Many partner organizations are rooted in a district’s community and style themselves as providing an important and relevant service. They often see students or teachers or a particular school — and not the district — as their client. Though they may not interact much with district personnel, district decisions affect partner organizations. Thus, whether they characterize themselves as consultants per se, partner organizations have an interest in influencing (and benefiting from) a district’s initiatives. Districts must recognize that their interests and those of their partners likely differ. They must seek partnerships that primarily serve district goals while also attending to the partners’ interest in advocacy and consultation (Coburn, Bae, & Turner, 2008).
A common school district stance is that consultants are a necessary evil, valued for their expertise as well as for their effort: Consultants extend a district’s capacity to understand and accomplish new initiatives. Depending on the type of initiative, districts turn to different types of consultants. For example, Oakland launched a community engagement initiative that drew almost exclusively on local organizations for guidance and support; having community connections was a necessary condition for this work. In contrast, San Francisco redesigned its principal pipeline with the assistance of two national organizations; expertise in leadership development, not local roots, was the salient factor in selecting a consultant. In both cases, the districts developed substantial internal infrastructures to manage the initiatives and to sustain them once the consultants moved on.
To initiate. . .
To initiate means to begin something new — initiatives therefore represent new beginnings, an alluring idea for school systems that are frequently reminded of the failure of their current incarnations. It is natural, therefore, for a school district to engage in a continual process of renewal, exploiting existing programs and exploring the environment for new programs (Hatch, 2000; March, 1991). Some districts rely on internal personnel to manage the process of identifying or designing and then implementing initiatives. One challenge of this approach is that employees are constrained by the district’s culture and history and subject to internal district politics. Engaging external consultants who are immune to some of the forces within the district may bring fresh perspectives to the table. But that brings its own challenges. Consultants are often naïve to the district’s culture and history and unaware of local political circumstances.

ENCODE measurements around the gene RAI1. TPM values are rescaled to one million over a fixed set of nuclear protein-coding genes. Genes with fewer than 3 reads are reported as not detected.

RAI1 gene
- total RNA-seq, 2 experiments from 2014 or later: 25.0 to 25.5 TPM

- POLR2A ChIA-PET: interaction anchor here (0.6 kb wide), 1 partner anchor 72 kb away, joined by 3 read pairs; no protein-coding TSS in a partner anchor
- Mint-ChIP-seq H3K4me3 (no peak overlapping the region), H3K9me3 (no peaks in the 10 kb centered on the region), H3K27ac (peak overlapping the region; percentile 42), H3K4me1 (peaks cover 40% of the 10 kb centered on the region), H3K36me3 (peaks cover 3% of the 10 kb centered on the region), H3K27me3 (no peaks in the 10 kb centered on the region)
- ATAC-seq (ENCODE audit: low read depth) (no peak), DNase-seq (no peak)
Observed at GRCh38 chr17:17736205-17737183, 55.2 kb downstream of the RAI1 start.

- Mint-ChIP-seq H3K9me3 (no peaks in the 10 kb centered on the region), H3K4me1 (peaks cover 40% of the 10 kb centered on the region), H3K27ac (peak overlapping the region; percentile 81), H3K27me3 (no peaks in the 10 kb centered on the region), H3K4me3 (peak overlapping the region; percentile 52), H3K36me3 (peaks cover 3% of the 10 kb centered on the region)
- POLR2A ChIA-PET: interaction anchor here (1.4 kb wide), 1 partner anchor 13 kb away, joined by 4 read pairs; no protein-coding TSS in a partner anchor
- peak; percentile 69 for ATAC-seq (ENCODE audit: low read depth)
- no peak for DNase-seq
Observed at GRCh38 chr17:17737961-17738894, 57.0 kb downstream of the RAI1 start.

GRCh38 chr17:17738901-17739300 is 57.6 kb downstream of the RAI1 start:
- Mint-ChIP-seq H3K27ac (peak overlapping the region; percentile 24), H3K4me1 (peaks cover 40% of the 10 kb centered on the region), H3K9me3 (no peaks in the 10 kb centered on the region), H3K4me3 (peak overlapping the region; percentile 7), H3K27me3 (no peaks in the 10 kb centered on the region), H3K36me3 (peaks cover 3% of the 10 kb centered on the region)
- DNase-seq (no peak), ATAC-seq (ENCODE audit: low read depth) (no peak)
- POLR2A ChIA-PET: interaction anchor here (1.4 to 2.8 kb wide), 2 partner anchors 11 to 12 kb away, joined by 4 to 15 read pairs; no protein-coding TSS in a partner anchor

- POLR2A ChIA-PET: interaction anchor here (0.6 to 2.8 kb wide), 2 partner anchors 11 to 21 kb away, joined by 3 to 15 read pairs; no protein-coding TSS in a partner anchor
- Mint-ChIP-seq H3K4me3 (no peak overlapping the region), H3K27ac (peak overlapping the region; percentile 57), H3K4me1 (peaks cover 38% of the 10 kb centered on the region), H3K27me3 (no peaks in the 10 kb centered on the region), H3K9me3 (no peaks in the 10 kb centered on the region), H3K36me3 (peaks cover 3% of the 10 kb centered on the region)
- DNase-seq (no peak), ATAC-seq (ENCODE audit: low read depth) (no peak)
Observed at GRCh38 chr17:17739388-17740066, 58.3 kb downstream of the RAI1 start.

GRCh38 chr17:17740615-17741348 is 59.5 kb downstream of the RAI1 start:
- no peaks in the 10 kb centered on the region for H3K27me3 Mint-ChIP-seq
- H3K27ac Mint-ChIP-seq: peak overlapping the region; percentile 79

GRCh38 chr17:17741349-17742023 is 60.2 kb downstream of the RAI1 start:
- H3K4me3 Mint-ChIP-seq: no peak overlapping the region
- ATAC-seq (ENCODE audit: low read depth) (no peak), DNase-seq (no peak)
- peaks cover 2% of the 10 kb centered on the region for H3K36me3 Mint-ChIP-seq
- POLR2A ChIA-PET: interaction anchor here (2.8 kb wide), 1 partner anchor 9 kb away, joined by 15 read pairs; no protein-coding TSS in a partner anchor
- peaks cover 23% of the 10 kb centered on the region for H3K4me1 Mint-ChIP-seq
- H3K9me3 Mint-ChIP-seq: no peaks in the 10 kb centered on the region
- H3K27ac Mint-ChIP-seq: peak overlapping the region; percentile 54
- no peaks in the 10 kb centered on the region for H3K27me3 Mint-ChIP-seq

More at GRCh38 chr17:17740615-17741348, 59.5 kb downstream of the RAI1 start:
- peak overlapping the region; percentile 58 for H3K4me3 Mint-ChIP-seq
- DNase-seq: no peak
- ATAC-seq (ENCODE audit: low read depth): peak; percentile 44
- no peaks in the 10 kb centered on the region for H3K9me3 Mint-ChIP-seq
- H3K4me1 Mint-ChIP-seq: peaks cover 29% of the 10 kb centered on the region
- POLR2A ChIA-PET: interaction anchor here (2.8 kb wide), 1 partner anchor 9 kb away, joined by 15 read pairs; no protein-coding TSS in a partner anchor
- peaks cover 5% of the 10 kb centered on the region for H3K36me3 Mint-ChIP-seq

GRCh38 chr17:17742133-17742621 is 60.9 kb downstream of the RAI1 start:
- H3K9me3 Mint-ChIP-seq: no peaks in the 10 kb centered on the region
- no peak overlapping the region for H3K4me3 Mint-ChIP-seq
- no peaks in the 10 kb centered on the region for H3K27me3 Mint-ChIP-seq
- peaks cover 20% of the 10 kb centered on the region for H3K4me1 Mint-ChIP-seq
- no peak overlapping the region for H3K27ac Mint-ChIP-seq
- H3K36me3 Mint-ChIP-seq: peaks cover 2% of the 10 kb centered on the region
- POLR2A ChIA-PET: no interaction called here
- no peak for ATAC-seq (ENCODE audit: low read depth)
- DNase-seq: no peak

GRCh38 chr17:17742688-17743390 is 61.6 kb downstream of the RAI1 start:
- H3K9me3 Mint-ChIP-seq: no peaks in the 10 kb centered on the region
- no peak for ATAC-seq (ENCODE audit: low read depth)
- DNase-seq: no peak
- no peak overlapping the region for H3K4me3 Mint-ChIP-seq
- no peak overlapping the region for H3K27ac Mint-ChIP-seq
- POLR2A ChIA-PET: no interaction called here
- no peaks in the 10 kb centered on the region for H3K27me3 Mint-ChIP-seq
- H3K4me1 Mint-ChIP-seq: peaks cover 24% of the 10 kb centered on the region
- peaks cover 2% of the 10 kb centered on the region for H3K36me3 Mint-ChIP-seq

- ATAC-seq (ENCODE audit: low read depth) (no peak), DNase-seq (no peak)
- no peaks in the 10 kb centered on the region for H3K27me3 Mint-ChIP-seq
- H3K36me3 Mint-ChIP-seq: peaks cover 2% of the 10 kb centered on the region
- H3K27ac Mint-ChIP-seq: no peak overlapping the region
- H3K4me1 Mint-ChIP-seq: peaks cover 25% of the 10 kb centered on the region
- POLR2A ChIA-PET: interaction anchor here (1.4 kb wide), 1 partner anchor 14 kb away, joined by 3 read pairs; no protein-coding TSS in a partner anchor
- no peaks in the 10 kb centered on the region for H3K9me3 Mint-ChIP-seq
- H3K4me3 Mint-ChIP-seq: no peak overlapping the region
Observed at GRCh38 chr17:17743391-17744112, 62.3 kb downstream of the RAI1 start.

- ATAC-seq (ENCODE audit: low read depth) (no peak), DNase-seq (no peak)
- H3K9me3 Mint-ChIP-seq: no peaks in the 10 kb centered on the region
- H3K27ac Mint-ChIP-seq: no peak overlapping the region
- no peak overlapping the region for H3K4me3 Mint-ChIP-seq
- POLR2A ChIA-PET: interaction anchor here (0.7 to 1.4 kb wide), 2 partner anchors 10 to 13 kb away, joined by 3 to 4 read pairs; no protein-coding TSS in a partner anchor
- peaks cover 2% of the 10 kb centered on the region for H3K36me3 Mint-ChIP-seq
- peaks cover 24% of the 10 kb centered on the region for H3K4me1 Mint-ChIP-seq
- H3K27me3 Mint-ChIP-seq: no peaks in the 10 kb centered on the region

Consultants and other partners may provide much-needed expertise and capacity, but they also increase complexity at the program level, at the system level, and at the relationship level.
A case in point: Ferguson’s new superintendent engaged consultants and academics to prepare a transition plan. The final plan recommended 57 short-term actions and 29 long-term actions. To enact this ambitious agenda, the district drew on a combination of internal employees and external consultants who translated these recommendations into actual initiatives. Of course, with so many initiatives implemented in rapid succession, the effect of any individual project was eclipsed by a collective sense of being overwhelmed. This caused the district to step back and acknowledge, examine, and address the tensions among urgency, quality, efficiency, and sustainability.
. . . or not to initiate?
I appreciate the impulse to pursue multiple plausibly productive initiatives, yet on some level we all know that less is more. Add to that the understanding that only about one-third of new programs yield any benefit, and the importance of a sound decision-making process becomes clear (Konstantopoulos & Hedges, 2008; Lester, 2017). When considering the value of any given initiative — or whether to engage a consultant — district leaders would do well to ask six questions:
#1. Is the intended effect something that we value?
#2. What does the research tell us about the potential magnitude of the effect?
#3. What data will we collect to tell us about the actual effect?
#4. What costs are associated with attaining this effect — does this initiative represent the least expensive option for attaining these results?
#5. What are the opportunity costs, often obscured, associated with fostering and sustaining the internal and external relationships associated with the initiative?
#6. How does this initiative contribute to coherence around the district’s vision?